On 5 May 1882 a large crowd gathered, in spite of the rain. Rain that stopped any chance of the flying machine taking off. The crowds were unimpressed and his reputation was in tatters. The newspapers, once avid supporters, printed some rather unkind articles.  The Journal de Paris of 23 May 1782 published a rather mocking song alongside a list of the sort of ‘disreputable’ persons who may take advantage of the new invention including a frivolous abbe (abbe de Viennay of the Paris parlement was his chief supporter) and gentlemen who frequented women of… ill repute.  It was quickly reprinted as a handy pamphlet for the amusement of Paris.

Pamphlet mocking the first ‘flying’ machine of Jean Pierre Brouchard ‘d’Après le Journal de paris, du a 23. May, 1782’

Now that’s a good idea…

It was a disaster but Jean Pierre Blanchard was made of stern stuff.  When the Montgolfier brothers demonstrated the first hot air balloon in 1783, he saw a money making bandwagon ready to be jumped on and modestly announced his own ascent claiming to be the ‘sovereign of the air’.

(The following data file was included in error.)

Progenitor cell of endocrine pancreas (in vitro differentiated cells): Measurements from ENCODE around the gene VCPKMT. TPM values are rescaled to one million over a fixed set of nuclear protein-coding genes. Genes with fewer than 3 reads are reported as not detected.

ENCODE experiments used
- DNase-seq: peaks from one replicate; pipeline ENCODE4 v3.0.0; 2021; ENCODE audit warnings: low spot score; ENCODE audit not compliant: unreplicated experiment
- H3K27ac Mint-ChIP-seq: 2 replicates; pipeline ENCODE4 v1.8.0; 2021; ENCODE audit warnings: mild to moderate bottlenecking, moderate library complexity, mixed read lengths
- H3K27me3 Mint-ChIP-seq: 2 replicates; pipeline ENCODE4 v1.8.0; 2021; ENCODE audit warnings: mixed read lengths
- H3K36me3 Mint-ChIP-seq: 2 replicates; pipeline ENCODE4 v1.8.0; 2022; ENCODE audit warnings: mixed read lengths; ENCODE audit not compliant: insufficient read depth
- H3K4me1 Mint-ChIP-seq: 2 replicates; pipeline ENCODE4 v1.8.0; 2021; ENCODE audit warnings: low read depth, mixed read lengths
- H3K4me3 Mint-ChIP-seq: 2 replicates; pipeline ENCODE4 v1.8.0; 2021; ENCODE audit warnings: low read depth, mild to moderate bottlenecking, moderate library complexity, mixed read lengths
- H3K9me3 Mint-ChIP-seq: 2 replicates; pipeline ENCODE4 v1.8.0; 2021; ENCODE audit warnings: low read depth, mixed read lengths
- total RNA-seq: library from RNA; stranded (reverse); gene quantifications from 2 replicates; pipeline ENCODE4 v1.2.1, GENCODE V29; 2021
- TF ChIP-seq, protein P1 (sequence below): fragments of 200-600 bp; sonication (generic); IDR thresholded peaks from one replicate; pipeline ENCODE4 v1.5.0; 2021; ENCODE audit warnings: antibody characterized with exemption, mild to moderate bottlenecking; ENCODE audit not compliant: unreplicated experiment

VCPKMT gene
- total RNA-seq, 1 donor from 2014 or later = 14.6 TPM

Although Jean Pierre has been described ‘if he ever had a friend he would stab him in the back for a newspaper headline’, his self-belief evidently inspired others and investors helped him build a 26ft silk covered balloon by 21 February 1784.  He claimed an elaborate system of wings, instruments and a rudder would enable the first steered flight.  This time a small demonstration at patron abbé de Viennay’s residence was a success.

A larger demonstration was booked at the Champ de Mars, Paris. On 2 March 1784 the police closed all the roads to carriages and the launch site was enclosed (so they could charge for tickets) but viewable enough from afar to impress the non-paying crowds.

An attack and danger in the air

The balloon was inflated and ready to ascend when at the last minute a student, Dupont, jumped into the gondola and demanded to be taken on the voyage.  When he was refused Dupont set about with his sword.  The parasols, wings, instruments and some strings were damaged and Jean Pierre’s hand cut.

The student was dragged off, but Jean Pierre, concerned the public would never forgive another failure was determined to continue.  Without his flying partner and nothing left but a rudder and broken wings for propulsion, Jean Pierre Blanchard and his balloon left the ground.